Assistant Professor, Department of Mechanical and Aerospace Engineering
Research Interests : Direct numerical simulation (DNS) and large eddy simulation (LES), high-speed transitional and turbulent flows, chemically reacting flows, laminar flow control and turbulent drag reduction, and large-scale, high performance computing.
Computational Fluid Dynamics Lab
Our group is interested in compressible turbulence occurring in many engineering (commercial and supersonic flight and propulsion, reacting flows) and natural systems (supernovae explosions, volcanic eruptions, solar wind). We are developing advanced direct numerical simulation (DNS) tools for simulating compressible turbulence at high Reynolds numbers and generating benchmark data for fundamental understanding of turbulence physics. In particular, we are advancing prediction and control capability for high-speed transitional and turbulent flows supporting the nation’s next generation high-speed cruise vehicles, such as those used for space exploration or military strikes.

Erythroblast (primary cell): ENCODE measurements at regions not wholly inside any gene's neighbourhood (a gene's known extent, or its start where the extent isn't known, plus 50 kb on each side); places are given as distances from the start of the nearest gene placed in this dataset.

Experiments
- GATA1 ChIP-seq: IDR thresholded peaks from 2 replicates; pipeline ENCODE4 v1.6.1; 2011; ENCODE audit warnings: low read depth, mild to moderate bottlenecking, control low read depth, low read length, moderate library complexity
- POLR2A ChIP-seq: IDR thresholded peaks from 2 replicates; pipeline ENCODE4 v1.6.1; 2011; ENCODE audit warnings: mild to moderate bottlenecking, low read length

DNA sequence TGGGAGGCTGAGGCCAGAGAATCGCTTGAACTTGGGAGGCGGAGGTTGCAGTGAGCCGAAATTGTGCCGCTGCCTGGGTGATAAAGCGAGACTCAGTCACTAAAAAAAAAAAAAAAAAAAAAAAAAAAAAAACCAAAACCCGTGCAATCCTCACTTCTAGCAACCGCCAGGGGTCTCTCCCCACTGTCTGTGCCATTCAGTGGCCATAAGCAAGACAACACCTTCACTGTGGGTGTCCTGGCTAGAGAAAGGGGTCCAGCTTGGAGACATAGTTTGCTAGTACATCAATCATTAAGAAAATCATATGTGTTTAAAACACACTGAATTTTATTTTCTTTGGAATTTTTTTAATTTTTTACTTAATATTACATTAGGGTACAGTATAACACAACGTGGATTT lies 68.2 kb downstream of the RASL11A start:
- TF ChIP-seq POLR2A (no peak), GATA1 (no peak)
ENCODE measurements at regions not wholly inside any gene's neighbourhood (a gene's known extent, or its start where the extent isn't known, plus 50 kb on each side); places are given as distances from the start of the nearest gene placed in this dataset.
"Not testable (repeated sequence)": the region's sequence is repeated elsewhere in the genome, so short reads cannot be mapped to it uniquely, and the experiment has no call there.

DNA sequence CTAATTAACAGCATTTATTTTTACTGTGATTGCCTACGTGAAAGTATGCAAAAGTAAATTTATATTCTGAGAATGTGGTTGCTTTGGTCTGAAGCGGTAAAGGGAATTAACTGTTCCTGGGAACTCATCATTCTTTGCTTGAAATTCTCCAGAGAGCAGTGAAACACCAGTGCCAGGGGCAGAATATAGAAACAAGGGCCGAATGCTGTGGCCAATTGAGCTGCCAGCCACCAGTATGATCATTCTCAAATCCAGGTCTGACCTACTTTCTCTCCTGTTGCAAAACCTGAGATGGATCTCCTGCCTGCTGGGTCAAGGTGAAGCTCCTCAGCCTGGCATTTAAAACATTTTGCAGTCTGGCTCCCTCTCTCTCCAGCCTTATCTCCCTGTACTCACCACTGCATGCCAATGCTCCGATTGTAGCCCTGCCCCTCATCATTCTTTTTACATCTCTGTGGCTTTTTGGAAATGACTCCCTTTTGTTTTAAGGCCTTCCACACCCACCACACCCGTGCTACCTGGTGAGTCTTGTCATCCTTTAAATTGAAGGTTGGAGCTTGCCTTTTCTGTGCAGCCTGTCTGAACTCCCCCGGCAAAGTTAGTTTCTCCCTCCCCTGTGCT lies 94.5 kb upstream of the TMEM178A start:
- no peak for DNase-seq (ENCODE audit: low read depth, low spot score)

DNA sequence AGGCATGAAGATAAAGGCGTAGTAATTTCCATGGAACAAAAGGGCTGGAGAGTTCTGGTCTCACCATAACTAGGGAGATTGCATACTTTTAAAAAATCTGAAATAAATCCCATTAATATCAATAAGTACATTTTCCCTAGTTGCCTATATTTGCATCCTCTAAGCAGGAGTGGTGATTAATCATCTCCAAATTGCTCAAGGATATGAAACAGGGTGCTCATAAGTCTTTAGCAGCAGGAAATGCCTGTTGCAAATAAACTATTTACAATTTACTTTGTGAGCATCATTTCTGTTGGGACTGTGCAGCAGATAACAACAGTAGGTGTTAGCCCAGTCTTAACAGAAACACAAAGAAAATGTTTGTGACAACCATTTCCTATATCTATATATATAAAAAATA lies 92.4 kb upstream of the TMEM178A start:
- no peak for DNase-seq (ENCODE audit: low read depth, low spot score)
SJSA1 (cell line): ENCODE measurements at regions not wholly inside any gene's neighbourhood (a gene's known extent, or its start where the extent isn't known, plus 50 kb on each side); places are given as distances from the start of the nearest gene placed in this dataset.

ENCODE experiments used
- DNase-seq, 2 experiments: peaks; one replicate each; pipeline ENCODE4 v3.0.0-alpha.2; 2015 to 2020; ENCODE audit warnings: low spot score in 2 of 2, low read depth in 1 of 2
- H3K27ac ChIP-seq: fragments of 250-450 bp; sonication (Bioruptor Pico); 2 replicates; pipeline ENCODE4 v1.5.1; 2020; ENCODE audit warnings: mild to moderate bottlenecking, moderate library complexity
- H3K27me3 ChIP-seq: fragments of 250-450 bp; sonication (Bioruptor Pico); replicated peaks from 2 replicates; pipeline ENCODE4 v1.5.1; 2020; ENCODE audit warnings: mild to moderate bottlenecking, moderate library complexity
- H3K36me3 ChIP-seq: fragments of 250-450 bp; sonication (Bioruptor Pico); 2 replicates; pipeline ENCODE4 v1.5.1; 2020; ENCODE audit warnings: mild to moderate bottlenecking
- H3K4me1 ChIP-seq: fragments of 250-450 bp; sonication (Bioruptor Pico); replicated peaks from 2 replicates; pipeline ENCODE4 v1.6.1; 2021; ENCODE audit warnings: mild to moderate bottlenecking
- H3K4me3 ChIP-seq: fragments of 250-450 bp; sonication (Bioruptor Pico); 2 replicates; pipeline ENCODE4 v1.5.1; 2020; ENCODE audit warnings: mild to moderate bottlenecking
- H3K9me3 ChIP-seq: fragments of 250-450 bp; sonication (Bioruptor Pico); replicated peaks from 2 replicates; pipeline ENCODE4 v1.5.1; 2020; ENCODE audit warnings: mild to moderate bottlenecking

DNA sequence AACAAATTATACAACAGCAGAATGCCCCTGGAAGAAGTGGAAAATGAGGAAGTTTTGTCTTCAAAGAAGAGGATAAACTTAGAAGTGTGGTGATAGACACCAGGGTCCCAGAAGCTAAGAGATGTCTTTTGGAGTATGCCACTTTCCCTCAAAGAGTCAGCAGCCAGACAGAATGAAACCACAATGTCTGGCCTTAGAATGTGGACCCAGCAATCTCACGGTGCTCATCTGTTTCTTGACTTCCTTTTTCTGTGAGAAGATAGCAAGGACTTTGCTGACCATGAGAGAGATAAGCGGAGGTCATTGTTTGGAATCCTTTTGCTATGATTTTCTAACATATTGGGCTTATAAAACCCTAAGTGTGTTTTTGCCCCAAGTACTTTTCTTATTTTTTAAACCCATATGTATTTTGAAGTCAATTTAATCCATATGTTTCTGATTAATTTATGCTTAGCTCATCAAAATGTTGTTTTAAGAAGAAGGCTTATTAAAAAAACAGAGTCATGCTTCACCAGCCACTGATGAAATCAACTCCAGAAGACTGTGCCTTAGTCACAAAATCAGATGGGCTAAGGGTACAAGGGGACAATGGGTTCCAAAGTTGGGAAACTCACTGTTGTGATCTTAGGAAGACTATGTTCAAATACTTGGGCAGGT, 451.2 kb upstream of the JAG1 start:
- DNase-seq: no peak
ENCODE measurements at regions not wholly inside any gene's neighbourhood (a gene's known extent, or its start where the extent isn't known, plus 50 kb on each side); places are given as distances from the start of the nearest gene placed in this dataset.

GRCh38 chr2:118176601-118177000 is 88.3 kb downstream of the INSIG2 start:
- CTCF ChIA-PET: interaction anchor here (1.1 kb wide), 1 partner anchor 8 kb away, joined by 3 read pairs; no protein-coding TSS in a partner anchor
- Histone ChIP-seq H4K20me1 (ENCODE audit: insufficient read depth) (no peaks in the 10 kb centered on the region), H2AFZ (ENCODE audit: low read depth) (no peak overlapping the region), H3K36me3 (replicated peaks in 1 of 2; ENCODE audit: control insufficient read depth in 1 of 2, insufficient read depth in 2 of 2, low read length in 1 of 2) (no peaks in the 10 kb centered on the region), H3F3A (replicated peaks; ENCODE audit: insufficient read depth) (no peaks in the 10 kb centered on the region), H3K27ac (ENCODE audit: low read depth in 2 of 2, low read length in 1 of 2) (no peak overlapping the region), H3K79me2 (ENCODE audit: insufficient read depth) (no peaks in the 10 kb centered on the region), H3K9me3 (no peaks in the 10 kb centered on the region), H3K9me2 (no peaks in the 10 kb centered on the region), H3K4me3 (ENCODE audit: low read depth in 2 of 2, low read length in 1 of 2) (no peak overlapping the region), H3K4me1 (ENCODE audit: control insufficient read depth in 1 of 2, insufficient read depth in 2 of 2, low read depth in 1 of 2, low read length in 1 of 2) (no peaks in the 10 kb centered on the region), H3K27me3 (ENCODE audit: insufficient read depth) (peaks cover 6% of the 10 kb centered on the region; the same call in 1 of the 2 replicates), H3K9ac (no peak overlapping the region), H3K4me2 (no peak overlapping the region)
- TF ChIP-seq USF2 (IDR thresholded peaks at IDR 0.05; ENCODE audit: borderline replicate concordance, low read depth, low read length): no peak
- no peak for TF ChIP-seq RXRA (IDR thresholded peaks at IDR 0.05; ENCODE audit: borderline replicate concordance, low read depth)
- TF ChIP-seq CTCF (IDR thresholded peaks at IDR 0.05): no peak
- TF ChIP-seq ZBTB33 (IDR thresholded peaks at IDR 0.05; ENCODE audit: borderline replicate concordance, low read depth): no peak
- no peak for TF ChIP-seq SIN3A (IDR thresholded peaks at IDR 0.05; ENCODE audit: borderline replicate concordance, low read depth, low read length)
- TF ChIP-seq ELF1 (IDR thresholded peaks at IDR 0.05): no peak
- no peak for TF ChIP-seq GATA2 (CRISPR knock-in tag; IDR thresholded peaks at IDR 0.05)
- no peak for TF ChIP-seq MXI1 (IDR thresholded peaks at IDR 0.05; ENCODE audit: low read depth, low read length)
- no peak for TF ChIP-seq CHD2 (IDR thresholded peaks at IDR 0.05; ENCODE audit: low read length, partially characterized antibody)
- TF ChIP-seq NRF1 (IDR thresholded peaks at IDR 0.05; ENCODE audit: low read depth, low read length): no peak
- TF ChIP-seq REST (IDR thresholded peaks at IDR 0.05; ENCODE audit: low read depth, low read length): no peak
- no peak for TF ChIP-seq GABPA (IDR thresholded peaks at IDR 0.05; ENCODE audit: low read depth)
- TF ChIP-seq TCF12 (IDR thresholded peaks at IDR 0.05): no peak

Relevance of Compressible Turbulence
Compressible turbulent flows are characterized by a wide range of spatial and temporal scales. Our fundamental understanding of compressible turbulence remains very limited due to their complexity, especially at high Reynolds numbers. The lack of understanding restricts our ability to predict natural phenomena and design better engineering devices.
Direct numerical simulations (DNS) is a valuable tool for generating benchmark data for developing more accurate turbulence models and for providing access to quantities that cannot be measured easily. The simulations, unprecedented in size and detail, will unveil tremendous details to provide a unique opportunity for investigators to understand long-standing issues such as small-scale universality, inertial-range scaling, intermittency and largely unexplored areas such as mixing and dispersion of contaminants as well as to help develop advanced turbulence models.